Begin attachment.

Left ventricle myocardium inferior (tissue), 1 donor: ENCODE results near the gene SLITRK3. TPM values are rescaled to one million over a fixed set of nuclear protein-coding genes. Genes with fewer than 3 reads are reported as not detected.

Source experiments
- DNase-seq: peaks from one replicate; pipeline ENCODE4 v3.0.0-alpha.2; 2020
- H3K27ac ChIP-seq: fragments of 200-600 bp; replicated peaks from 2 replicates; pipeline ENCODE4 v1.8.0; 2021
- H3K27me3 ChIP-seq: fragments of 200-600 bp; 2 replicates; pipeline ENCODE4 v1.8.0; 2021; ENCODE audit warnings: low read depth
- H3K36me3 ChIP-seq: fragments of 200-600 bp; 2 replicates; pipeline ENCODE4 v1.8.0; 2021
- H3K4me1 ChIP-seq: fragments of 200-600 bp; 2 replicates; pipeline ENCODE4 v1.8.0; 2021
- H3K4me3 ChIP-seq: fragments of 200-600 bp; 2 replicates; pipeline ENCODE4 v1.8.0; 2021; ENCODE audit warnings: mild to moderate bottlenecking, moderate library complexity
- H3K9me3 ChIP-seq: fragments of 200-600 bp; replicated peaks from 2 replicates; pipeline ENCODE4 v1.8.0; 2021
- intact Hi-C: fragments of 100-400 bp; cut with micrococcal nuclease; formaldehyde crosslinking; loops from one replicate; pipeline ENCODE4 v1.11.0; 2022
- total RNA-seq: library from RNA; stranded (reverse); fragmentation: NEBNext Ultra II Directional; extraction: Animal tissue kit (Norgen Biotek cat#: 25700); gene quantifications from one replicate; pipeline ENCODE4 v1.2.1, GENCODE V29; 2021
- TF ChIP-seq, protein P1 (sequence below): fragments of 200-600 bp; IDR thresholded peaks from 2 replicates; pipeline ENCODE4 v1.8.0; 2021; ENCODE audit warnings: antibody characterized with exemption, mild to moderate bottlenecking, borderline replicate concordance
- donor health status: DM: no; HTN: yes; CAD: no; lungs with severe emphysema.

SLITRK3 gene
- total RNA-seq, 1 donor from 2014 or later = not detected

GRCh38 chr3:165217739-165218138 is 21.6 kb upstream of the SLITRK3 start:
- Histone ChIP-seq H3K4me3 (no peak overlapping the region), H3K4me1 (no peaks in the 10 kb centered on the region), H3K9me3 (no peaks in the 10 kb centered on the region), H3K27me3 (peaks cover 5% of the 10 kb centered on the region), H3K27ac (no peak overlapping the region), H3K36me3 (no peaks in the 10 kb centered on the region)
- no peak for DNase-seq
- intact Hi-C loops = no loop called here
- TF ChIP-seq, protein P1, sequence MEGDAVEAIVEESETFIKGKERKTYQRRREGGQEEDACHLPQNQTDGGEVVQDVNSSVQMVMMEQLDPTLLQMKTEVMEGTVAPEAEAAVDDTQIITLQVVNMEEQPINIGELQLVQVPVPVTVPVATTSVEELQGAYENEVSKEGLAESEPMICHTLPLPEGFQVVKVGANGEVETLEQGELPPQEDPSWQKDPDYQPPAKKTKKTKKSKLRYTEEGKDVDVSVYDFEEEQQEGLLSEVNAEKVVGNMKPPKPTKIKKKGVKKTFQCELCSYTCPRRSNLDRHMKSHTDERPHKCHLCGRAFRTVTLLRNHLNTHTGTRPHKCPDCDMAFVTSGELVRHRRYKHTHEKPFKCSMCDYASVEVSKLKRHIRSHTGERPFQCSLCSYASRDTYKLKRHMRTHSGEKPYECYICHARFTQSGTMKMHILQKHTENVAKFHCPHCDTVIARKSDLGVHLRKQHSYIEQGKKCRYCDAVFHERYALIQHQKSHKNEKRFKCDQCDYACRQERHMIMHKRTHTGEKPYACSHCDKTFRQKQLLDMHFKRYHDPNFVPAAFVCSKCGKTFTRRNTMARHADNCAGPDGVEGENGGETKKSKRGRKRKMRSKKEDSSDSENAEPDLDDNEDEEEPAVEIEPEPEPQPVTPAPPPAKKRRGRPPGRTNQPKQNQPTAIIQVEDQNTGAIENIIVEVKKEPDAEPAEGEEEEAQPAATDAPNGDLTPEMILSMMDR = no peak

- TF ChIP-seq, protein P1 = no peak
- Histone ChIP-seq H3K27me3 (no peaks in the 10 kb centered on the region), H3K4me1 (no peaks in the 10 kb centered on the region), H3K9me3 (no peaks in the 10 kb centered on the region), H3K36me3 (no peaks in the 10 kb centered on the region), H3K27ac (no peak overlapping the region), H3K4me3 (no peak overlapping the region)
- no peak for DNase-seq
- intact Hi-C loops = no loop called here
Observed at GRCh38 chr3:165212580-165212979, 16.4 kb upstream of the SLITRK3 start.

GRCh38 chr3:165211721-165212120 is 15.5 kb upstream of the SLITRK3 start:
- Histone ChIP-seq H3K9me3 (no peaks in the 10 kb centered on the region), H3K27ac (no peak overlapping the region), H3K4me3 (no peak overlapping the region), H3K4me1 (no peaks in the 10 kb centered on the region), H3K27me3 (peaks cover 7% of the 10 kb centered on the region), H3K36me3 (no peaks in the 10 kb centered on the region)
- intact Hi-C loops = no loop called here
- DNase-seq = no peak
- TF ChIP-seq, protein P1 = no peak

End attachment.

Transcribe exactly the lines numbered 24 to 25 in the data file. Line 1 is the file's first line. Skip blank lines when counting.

- intact Hi-C loops = no loop called here
Observed at GRCh38 chr3:165212580-165212979, 16.4 kb upstream of the SLITRK3 start.